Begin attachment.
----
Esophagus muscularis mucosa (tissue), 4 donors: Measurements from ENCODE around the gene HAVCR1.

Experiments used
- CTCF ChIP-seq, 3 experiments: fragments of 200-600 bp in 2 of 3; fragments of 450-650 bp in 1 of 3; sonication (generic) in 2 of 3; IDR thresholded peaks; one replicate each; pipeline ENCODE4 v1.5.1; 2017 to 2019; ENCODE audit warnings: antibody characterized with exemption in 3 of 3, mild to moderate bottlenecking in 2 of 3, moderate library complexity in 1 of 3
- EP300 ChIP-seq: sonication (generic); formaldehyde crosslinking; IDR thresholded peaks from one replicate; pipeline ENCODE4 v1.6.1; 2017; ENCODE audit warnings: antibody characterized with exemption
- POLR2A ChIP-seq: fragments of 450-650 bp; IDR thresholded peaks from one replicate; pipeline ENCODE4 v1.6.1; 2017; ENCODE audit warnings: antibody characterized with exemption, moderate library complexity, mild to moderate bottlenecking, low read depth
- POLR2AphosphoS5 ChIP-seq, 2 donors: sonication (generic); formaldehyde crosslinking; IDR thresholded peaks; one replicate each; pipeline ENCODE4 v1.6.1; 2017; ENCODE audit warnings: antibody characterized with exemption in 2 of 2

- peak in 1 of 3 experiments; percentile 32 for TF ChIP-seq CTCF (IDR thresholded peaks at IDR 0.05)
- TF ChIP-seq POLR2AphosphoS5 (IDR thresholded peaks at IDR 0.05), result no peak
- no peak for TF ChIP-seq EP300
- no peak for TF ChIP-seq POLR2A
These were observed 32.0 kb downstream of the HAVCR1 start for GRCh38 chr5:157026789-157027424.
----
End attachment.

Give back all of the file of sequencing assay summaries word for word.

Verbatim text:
Esophagus muscularis mucosa (tissue), 4 donors: Measurements from ENCODE around the gene HAVCR1.

Experiments used
- CTCF ChIP-seq, 3 experiments: fragments of 200-600 bp in 2 of 3; fragments of 450-650 bp in 1 of 3; sonication (generic) in 2 of 3; IDR thresholded peaks; one replicate each; pipeline ENCODE4 v1.5.1; 2017 to 2019; ENCODE audit warnings: antibody characterized with exemption in 3 of 3, mild to moderate bottlenecking in 2 of 3, moderate library complexity in 1 of 3
- EP300 ChIP-seq: sonication (generic); formaldehyde crosslinking; IDR thresholded peaks from one replicate; pipeline ENCODE4 v1.6.1; 2017; ENCODE audit warnings: antibody characterized with exemption
- POLR2A ChIP-seq: fragments of 450-650 bp; IDR thresholded peaks from one replicate; pipeline ENCODE4 v1.6.1; 2017; ENCODE audit warnings: antibody characterized with exemption, moderate library complexity, mild to moderate bottlenecking, low read depth
- POLR2AphosphoS5 ChIP-seq, 2 donors: sonication (generic); formaldehyde crosslinking; IDR thresholded peaks; one replicate each; pipeline ENCODE4 v1.6.1; 2017; ENCODE audit warnings: antibody characterized with exemption in 2 of 2

- peak in 1 of 3 experiments; percentile 32 for TF ChIP-seq CTCF (IDR thresholded peaks at IDR 0.05)
- TF ChIP-seq POLR2AphosphoS5 (IDR thresholded peaks at IDR 0.05), result no peak
- no peak for TF ChIP-seq EP300
- no peak for TF ChIP-seq POLR2A
These were observed 32.0 kb downstream of the HAVCR1 start for GRCh38 chr5:157026789-157027424.